This section incorporates the questions, queries, and moot issues raised throughout the discussion. Some of the issues raise pertinent legal questions – it would be nice to have the views of EFILA members on these issues.

  1. Police power

In the context of State’s Police Power, to what extent can a State negate the allegation of liability by arguing the classic law defense that there was no obligation under the treaty itself e.g. there was no violation of FET standards or expropriation to start with.

  1. Compensation under Article 27 of the ILC

How will compensation as stipulated under Article 27 of the ILC differ from the compensation otherwise owed to the investor in case of a treaty violation? Compensation under Article 27 appears to be narrower than in cases where a treaty violation is not excusable under Article 23 or 25, as the compensation is not intended to achieve full reparation but merely to compensate for “material loss[es]”.

  1. Issue of due process

It was observed that some countries (e.g. Germany) are transparent and explains the reasons/economics behind the measures taken. While some other countries are very secretive and do not provide for a well-reasoned measure. In view of this, the questions were raised on tribunal’s approach in the case where measures are passed transparently in consultation with investors as opposed to measures that are mere dictum and passed secretively without any consultation. Will there be fewer investment claims in jurisdictions where a transparent process is followed while passing the measure as opposed to jurisdictions where measures are mere dictum without any consultations?

  1. Protection of economy under the BITs

In the majority of the BITs, there are no specific provisions which allow the State to take measure to save the economy. The state may take measures for public interest but whether saving the economy comes under public interest is debatable. Further, under the FET standards, there is no coherent view on the State’s role at safeguarding public interest or public welfare. It would be interesting to see how the measures for protecting the economy will be justified under the BITs or MITs.

  1. Discrimination based on nationality

The Swedish government has enacted various measures to provide relief to various businesses. Compensation for loss of revenue over a certain threshold has been announced for certain businesses on criteria that may be perceived as discriminatory and result in treaty claims. Similarly, loans that are being guaranteed to airlines which have their main business in Sweden or seats in Sweden may be perceived as discriminatory, and examples of discontent among investors have already emerged.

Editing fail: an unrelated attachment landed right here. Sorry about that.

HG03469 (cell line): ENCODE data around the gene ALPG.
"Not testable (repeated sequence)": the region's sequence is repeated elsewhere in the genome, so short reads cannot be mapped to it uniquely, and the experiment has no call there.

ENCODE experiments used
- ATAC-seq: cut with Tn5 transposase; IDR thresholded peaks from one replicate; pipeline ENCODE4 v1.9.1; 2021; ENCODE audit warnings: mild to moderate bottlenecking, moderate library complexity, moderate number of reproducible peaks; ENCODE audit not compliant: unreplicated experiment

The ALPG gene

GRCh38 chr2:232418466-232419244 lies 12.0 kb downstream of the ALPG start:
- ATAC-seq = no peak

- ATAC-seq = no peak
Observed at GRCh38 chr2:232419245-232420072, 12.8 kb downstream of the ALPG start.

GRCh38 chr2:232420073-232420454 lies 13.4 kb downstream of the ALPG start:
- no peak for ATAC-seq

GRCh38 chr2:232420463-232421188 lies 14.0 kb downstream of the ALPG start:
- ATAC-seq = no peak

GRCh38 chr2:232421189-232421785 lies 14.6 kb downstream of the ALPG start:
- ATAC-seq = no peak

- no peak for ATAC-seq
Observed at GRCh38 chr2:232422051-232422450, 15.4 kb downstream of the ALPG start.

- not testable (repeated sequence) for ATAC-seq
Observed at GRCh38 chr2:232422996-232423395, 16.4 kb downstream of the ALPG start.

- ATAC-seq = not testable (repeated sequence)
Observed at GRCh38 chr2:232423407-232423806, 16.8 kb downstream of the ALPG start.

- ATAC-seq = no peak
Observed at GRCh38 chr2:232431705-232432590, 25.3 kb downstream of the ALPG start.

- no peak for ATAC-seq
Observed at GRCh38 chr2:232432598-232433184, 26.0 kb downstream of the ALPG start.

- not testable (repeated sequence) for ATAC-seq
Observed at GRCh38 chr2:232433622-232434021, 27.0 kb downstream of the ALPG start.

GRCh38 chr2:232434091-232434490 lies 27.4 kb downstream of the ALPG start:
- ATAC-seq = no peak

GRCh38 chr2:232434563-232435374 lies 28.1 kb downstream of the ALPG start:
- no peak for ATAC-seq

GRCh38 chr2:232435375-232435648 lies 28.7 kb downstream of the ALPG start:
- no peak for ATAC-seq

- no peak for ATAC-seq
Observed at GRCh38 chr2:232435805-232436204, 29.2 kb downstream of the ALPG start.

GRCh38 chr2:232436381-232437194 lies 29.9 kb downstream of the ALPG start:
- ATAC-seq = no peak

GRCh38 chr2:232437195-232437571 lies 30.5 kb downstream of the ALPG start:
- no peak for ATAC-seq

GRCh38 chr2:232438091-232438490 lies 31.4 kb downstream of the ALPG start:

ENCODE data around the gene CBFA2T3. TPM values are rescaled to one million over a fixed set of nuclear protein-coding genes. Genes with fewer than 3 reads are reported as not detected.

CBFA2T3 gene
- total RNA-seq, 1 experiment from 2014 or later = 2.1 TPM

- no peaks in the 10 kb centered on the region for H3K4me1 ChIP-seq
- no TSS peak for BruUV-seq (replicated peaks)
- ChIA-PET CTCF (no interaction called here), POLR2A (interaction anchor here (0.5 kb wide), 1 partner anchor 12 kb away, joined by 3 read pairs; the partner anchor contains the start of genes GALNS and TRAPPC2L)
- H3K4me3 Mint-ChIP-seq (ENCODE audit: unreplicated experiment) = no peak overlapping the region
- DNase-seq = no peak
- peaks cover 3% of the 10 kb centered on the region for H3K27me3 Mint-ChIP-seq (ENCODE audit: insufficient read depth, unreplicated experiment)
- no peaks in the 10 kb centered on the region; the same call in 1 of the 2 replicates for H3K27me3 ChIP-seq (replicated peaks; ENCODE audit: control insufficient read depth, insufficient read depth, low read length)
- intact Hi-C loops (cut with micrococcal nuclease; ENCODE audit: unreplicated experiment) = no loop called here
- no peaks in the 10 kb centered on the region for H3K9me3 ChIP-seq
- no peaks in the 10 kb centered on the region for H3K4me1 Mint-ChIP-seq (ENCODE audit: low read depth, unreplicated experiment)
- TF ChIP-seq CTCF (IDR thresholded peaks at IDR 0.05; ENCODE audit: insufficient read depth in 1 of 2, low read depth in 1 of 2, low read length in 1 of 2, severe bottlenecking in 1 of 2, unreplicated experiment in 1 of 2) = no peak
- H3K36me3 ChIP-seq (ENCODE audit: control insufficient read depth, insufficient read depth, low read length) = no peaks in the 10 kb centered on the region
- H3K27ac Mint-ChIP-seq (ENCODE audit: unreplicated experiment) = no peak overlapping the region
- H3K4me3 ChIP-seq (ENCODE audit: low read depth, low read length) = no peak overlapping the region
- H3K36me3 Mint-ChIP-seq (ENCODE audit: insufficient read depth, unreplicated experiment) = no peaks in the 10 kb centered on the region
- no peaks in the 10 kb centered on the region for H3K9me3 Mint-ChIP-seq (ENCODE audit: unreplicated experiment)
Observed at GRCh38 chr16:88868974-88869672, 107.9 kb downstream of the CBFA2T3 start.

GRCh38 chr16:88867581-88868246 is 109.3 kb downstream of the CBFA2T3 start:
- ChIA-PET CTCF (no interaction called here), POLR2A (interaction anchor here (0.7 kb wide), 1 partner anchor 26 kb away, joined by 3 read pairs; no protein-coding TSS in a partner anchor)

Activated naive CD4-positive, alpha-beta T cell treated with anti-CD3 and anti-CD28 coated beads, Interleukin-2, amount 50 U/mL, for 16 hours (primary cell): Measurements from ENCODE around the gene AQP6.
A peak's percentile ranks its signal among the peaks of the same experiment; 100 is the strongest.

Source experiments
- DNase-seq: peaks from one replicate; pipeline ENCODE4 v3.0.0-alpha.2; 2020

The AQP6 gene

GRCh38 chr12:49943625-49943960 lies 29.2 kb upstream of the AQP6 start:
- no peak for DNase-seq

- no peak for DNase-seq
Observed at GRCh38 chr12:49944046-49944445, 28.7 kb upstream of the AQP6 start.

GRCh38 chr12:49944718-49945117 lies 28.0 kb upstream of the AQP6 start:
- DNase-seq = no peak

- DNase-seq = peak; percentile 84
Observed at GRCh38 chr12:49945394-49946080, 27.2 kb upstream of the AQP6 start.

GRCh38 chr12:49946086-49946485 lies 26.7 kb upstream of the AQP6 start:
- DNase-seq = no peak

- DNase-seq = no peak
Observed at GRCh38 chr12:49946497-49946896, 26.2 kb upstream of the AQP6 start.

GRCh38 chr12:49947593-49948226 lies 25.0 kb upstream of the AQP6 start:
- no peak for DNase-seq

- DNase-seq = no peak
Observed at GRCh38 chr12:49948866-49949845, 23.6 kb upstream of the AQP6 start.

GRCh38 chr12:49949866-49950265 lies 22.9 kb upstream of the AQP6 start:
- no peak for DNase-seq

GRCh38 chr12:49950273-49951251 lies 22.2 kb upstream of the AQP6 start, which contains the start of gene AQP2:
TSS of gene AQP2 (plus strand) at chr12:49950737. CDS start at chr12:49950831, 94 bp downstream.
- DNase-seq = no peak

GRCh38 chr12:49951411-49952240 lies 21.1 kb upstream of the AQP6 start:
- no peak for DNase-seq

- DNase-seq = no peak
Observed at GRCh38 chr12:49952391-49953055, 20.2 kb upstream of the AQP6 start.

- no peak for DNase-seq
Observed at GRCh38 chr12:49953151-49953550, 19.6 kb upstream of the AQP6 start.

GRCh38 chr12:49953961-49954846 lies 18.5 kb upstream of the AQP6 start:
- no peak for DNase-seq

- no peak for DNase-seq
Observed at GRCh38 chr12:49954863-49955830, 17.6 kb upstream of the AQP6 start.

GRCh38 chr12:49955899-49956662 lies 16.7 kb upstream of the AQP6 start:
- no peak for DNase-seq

It would be interesting to see how discrimination is being judged within sectors or sub-sectors e.g. restaurant are forced to close and not hotels. Some countries have decided that the companies which are based in tax havens will not gain access to certain support schemes. This may give rise to treaty claims for discrimination based on nationality.

Aron summarised by observing that it would be interesting to see how the cases alleging discriminatory measures shape up. States are likely to argue that they must be excused since – in the unusual circumstances – measures that could otherwise be perceived as discriminatory measures within the meaning of the treaty impairment standards are justifiable for public policy reasons. In such cases, however, tribunals are likely to consider whether there is a clear connection between the discriminatory element and a (valid) public policy goal that must be achieved by way of such discrimination. He observed that the consequences of the measures will be dealt with for many years to come. What measure can be excused and what cannot be excused is yet to be seen.